Generally, one would start with a low dose of niacin (the plain niacin that causes flushing), 50 milligrams or so depending on the individual’s level of tolerance, and gradually building to a maximum of 500 milligrams. Higher doses have been used for those who are gravely ill from drug use or chemical toxins. The level of tolerance is determined by how intensely (that is, the duration) the flushing persists in the individual.

The toxins that are released from the fat cells by the niacin need to be quickly eliminated from the body, or it may cause serious damage to the liver, kidneys and other organs, including the brain. The elimination step cannot be overstated, as when the toxins are not efficiently and speedily eliminated, the toxins can then enter the brain cells where they become very difficult to remove.

There are two main methods for elimination, either through the skin, which is the body’s largest organ, or through the gastrointestinal tract with the assistance of charcoal for absorption. After ingesting the niacin, the healthy person should begin an exercise regimen that causes sweating, and then enter a sauna to literally sweat it out for 30 to 45 minutes.

It does not matter what type of exercise one engages in, in so far as there is sufficient perspiration. Those who are weak should NOT embark on this without supervision, as will be discussed later, as this may cause more harm than good.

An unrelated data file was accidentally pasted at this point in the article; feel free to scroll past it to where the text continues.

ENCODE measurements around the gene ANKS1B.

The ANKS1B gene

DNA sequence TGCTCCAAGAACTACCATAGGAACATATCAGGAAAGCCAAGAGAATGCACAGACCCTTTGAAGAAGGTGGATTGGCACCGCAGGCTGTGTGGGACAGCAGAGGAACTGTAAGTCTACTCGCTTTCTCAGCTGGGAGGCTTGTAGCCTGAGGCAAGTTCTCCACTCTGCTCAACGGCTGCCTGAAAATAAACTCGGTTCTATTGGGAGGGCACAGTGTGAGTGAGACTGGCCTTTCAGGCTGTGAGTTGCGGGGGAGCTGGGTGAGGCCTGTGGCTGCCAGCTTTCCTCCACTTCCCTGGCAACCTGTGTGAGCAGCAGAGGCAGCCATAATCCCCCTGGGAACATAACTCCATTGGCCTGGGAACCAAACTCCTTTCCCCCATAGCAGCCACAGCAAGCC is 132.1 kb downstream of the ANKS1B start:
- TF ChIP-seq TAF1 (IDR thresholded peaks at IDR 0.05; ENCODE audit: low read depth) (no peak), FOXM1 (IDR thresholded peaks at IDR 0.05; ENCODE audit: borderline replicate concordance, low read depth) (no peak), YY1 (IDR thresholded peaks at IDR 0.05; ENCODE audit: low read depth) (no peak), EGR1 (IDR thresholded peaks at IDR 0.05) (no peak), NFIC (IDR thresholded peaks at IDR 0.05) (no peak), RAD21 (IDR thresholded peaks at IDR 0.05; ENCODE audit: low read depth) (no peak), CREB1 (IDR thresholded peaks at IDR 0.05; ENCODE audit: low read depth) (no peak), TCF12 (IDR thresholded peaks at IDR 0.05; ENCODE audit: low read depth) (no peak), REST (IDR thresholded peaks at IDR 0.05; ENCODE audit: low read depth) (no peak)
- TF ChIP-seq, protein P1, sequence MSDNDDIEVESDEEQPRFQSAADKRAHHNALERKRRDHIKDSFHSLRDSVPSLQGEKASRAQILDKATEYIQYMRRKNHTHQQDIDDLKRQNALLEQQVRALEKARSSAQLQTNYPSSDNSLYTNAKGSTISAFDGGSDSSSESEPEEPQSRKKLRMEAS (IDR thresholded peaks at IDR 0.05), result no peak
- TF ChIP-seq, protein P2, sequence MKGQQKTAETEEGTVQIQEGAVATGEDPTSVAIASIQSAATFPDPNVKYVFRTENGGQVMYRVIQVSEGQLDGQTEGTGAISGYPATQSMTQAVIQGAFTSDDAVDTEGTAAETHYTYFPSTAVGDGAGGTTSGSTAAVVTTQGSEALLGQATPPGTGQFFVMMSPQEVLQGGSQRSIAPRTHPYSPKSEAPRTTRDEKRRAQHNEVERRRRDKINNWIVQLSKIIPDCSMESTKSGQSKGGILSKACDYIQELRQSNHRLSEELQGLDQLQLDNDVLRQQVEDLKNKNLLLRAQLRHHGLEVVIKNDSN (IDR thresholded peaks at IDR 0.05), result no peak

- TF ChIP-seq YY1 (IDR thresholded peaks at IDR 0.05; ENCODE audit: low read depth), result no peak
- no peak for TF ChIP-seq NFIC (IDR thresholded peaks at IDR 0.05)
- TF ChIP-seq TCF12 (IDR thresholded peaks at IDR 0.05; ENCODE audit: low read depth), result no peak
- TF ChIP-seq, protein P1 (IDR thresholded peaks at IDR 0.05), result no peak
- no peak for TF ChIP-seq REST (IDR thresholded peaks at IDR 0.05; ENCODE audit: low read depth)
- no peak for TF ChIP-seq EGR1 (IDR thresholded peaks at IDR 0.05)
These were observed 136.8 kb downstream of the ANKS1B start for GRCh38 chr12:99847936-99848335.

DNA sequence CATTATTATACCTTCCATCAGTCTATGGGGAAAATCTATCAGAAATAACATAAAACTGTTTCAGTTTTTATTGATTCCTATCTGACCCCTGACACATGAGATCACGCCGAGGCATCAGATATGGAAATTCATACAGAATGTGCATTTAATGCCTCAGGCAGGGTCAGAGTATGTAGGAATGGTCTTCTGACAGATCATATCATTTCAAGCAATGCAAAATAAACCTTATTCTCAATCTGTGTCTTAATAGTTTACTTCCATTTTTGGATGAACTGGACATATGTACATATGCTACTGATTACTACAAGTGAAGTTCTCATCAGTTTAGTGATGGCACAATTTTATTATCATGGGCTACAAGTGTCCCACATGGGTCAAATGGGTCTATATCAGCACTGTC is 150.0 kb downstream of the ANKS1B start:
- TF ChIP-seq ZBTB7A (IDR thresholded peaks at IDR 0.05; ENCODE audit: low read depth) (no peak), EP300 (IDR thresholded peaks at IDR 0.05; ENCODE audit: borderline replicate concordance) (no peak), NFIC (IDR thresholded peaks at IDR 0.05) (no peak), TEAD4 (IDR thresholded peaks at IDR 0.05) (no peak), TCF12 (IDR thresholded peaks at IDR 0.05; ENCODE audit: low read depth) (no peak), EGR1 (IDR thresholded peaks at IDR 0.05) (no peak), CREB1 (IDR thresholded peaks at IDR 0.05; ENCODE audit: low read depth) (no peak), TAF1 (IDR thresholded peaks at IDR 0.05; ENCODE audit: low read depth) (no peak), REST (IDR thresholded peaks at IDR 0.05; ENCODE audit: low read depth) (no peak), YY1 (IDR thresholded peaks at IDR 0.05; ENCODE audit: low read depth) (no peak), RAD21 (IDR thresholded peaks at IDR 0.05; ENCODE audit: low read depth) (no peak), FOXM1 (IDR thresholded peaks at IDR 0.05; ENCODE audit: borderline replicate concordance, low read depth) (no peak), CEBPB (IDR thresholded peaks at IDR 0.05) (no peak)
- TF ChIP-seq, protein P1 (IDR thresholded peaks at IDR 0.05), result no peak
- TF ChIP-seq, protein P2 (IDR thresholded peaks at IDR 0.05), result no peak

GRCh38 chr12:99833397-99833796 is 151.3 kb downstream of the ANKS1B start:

Consuming activated charcoal to assist with the elimination of the toxins through the gastrointestinal tract will further assist with the speedy removal of the toxins. The charcoal works by absorbing the toxins (that is, hitching to electrons of toxins) and removing them through bowel movements or via urine.

Niacin as a sleeping aid

Insomnia can affect your overall health and well-being and can negatively impact your ability to function on a daily basis. A good night’s sleep where you wake feeling fully rested is something approximately 30 million Americans find elusive. People who suffer from insomnia can suffer from fatigue, difficulty paying attention, and difficulty with focusing, mood swings, and irritability. Those who opt for pharmacologic sleeping aids may become dependent on them as they believe they cannot fall asleep without their continual use – in these situations non-pharmacologic interventions are preferred.

There are four stages to a typical sleep cycle, with stages one and two occurring as you begin to fall asleep and progress into a light sleep when your breathing and heart rate slow down. The following two stages are known as deep sleep, and this is the stage where the most restorative sleep occurs, when the brain is active and dreaming and the body is immobilized.